Rhode Island's quasi-public agencies, such as the RI Airport Corporation, RI Resource Recovery Corporation, RIPTA, the RI Turnpike and Bridge Authority and more than a dozen more, perform essential government functions and provide essential services. Equally important as the work they do is their accountability to the public.
These agencies are empowered to collect fees and generate revenue and to manage significant public resources, yet most of them are exempt from many kinds of public oversight, such as executive and legislative budgetary review required of other state departments. Consequently, these agencies need to be more transparent, not less, because while they operate independently, they would not exist but for their relationship with state government. Like all other state departments, they need to demonstrate a commitment to protecting the interests of Rhode Island taxpayers by achieving the highest standards of open, effective and ethical operations.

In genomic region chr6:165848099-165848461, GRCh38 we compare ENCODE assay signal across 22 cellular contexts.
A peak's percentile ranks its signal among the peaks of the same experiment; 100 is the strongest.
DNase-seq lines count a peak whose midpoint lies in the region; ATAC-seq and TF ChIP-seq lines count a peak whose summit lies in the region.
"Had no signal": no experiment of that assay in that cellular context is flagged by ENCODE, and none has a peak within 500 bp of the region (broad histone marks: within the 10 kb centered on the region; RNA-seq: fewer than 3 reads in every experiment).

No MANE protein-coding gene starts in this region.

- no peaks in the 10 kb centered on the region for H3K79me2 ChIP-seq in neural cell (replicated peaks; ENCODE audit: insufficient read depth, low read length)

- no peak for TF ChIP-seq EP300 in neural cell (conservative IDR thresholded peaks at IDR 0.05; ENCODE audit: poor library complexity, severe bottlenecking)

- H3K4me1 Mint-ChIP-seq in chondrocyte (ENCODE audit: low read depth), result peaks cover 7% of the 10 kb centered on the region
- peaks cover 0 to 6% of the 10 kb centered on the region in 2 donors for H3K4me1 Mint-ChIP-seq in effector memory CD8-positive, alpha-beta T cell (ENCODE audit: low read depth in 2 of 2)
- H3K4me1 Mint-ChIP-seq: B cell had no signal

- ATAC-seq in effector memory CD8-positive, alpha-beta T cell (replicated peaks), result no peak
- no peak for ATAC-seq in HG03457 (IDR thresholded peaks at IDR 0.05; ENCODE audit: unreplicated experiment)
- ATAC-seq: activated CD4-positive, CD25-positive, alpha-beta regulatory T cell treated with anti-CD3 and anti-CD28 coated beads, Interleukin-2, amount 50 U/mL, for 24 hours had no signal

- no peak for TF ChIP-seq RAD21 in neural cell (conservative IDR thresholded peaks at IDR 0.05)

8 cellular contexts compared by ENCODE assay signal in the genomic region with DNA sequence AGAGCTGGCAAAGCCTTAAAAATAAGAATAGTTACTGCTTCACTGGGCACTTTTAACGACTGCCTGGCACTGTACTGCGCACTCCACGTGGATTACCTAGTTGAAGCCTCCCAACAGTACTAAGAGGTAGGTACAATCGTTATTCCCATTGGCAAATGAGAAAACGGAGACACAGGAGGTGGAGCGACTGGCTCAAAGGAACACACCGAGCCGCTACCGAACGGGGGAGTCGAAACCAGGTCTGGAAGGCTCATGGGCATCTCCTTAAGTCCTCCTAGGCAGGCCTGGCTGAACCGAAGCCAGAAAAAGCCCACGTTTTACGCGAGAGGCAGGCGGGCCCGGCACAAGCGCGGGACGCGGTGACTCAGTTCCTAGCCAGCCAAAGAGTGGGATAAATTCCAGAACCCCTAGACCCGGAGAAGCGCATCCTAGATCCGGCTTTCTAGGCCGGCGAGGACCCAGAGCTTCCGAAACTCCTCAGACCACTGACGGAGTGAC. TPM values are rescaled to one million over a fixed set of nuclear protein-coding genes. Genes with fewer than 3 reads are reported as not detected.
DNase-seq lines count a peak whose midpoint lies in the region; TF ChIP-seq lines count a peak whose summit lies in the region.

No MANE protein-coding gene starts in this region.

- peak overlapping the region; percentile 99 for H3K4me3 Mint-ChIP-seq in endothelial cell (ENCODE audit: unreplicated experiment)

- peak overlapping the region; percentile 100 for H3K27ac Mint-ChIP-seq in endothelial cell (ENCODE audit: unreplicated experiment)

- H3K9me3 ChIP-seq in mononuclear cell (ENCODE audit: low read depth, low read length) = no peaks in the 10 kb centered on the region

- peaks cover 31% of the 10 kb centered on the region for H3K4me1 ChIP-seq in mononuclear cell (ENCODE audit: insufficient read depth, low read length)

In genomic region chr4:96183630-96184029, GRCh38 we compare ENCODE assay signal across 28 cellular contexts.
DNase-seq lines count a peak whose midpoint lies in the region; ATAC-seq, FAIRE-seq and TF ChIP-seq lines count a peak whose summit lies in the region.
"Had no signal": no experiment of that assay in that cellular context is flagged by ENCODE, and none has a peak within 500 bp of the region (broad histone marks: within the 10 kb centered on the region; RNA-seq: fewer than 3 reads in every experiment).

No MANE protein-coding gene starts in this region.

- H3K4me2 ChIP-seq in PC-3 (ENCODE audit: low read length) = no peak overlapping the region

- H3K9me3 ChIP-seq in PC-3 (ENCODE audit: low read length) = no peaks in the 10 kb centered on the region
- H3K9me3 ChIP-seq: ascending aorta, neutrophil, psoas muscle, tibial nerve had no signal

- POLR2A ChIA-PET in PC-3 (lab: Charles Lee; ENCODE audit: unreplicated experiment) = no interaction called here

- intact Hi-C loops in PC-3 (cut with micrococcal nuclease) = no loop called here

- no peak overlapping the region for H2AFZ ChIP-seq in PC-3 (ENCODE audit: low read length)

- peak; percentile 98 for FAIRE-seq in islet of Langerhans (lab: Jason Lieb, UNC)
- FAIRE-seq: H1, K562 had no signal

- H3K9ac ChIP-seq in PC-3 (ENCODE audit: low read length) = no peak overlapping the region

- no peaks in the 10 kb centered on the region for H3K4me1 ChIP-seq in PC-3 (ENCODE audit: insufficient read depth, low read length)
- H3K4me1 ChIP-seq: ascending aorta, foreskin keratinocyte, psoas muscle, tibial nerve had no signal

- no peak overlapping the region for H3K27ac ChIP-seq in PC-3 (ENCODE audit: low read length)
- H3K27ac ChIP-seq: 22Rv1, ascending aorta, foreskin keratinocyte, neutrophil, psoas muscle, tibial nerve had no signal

Approved by the General Assembly this year and signed into law by the governor was legislation I sponsored, 2014-S 2585Aaa (and its companion House bill, 2014-H 7138A), ìThe Quasi-Public Corporations Accountability and Transparency Act.î This legislation requires the agencies to carry out their government missions effectively, and exemplify a commitment to transparent, accountable and effective government. The new law ñ which applies to more than a dozen-and-a-half agencies and several agency subsidiaries ñ codifies the role and responsibilities of the agency board members, establishes specific transparency and accountability requirements and calls for a performance audit every five years, beginning in 2015. Continue>>>